Sexual Health
it's unlikely you'll get pregnant from period sex, but not impossible

Here's The Truth About Whether You Can Get Pregnant From Period Sex

The answer isn’t as simple as you might think.

by Cosmo Luce and Sarah Ellis
Originally Published: 
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Sex doesn’t have to be off-limits during your period. When you’re in the right mood (aka not curled up watching reruns of Schitt’s Creek while you deal with your cramps), sex on your period can be awesome. It's not that messy if you lay down a towel, it can relieve cramps, and it can reduce the risk of pregnancy — but not always. Can period sex still get you pregnant? It’s highly unlikely, but doctors say it could happen, so don’t ditch your contraception during that time of the month. Getting familiar with your body and its rhythms will give you valuable information about how your reproductive cycle works and whether having period sex with your partner really is completely free of pregnancy risk.

Can You Get Pregnant On Your Period?

“Getting pregnant on one's period is unlikely, but not impossible,” explains Dr. Mary Jane Minkin, OB/GYN at Yale-New Haven Hospital and clinical professor at Yale University School of Medicine. For context, let’s get into the nitty gritty of your monthly cycle. It begins with your period, which lasts between four to eight days for most people. Then, your body enters the follicular or proliferative phase, where it’s making estrogen and preparing for the release of the egg. Midway through the cycle (around day 14 in a 28-day cycle), ovulation occurs.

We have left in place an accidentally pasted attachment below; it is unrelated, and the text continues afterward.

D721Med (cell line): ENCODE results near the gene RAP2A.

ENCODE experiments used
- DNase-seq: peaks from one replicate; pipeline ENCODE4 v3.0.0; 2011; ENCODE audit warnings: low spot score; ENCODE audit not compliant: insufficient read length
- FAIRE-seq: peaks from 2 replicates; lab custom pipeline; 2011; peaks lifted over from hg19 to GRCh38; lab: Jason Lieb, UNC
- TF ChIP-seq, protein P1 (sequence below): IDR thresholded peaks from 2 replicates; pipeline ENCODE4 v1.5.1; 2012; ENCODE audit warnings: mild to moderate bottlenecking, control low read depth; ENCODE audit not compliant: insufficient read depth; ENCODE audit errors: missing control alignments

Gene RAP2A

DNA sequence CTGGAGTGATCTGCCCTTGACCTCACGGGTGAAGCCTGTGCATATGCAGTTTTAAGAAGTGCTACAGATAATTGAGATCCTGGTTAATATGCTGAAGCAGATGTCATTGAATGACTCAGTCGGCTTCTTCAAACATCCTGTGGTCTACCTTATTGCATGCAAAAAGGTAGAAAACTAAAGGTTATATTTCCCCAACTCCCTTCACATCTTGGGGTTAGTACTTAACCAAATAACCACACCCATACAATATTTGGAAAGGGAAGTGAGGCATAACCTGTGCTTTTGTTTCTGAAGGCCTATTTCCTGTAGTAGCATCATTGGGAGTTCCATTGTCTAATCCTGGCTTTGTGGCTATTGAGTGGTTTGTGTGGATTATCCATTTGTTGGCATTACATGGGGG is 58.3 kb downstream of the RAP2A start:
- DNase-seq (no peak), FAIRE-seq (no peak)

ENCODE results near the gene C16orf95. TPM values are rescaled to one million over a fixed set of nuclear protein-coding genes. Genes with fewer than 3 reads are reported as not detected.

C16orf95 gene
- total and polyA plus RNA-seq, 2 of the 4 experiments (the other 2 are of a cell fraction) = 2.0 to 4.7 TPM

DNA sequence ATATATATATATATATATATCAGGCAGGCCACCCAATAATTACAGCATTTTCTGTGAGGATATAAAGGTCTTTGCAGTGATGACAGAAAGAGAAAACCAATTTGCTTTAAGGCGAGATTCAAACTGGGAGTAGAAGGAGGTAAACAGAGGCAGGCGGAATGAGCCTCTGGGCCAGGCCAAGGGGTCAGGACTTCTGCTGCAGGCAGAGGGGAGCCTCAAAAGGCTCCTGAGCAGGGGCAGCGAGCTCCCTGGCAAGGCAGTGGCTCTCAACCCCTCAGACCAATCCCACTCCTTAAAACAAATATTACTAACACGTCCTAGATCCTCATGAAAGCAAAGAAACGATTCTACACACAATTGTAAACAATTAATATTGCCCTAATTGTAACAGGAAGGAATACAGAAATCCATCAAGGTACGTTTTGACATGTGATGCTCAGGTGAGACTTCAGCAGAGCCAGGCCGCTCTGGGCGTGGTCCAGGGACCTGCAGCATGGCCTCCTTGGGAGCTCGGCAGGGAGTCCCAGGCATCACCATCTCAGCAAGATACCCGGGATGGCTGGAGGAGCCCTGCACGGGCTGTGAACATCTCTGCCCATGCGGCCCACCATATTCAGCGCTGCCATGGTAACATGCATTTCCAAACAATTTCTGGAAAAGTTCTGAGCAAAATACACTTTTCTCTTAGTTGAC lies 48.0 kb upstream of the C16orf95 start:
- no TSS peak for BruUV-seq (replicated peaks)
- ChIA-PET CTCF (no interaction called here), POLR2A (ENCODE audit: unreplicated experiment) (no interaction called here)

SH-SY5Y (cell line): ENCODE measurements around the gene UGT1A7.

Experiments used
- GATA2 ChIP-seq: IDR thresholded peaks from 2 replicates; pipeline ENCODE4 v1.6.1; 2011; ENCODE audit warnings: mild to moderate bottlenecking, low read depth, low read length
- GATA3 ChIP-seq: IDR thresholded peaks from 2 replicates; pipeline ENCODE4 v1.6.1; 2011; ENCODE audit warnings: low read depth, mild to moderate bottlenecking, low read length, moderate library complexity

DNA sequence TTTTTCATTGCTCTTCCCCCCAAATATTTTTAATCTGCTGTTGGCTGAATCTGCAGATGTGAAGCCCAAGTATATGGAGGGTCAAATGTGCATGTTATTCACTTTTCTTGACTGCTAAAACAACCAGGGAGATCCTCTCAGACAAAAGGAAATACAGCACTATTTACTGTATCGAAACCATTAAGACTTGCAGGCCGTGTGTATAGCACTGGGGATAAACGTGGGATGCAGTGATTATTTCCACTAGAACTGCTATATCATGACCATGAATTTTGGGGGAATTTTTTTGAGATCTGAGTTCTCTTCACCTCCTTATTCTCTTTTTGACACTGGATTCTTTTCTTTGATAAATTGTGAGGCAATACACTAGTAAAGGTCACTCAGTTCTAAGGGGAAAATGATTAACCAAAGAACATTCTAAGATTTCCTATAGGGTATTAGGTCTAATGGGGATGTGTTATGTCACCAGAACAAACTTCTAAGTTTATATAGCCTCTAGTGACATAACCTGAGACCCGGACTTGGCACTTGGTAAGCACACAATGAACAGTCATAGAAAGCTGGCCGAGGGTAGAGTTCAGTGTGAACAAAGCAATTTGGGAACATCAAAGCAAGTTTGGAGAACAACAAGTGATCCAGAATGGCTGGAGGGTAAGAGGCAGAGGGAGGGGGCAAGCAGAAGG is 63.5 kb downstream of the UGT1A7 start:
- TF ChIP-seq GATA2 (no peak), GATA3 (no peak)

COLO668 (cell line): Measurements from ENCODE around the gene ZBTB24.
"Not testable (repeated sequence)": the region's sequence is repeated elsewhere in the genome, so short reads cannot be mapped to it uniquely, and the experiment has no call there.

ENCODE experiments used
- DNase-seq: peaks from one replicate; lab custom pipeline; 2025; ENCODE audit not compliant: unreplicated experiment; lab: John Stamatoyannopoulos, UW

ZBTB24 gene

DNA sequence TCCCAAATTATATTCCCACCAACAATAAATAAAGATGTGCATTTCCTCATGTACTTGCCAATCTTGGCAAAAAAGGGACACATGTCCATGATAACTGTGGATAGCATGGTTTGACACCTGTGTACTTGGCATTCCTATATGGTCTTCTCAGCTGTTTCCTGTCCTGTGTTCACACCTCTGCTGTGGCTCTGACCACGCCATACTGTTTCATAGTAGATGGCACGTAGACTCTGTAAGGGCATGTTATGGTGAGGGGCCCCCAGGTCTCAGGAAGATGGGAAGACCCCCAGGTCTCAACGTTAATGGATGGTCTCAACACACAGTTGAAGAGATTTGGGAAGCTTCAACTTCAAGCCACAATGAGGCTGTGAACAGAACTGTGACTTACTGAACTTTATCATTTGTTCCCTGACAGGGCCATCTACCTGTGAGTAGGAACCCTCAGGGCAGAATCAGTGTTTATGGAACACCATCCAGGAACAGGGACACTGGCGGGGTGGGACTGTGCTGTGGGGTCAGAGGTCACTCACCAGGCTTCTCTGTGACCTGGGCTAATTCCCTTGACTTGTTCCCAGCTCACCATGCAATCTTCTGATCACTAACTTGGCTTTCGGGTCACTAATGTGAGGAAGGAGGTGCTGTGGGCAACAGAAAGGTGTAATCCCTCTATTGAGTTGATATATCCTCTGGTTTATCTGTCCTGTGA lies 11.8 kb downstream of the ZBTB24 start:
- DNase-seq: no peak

Ovulation is the time in your cycle when your ovary releases an egg and it moves down the fallopian tube, where it can be fertilized. It’s also when your likelihood of getting pregnant is highest. In a typical reproductive cycle, ovulation happens two weeks before you get your period, which means that by the time your moon comes around, you won't have an egg in your uterus that's ready for fertilization. That's why, if your ovulation cycle is a typical length or longer, your chances of getting pregnant while menstruating are pretty much zero. But — and this is a major but! — it’s not exactly that simple.

Potential Causes Of Pregnancy From Period Sex

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Mid-Cycle Bleeding Or Spotting

“Most women, whenever they see blood, they call it their period,” Dr. Lauren Streicher, a clinical professor of obstetrics and gynecology at the Feinberg School of Medicine, tells Elite Daily. “There are a lot of different reasons people might bleed. Sometimes people bleed mid-cycle when they’re ovulating, which would be a terrible time to have [unprotected] sex if you’re trying not to get pregnant. Sometimes people will have prolonged bleeding that they assume is just a long period, but they might be bleeding for another reason — fibroids or a polyp or something like that.” Spotting between periods, especially if you have an irregular cycle, is fairly common, and it can indicate anything from a hormonal imbalance to stress to a bacterial infection.

Short Or Unpredictable Ovulation Cycle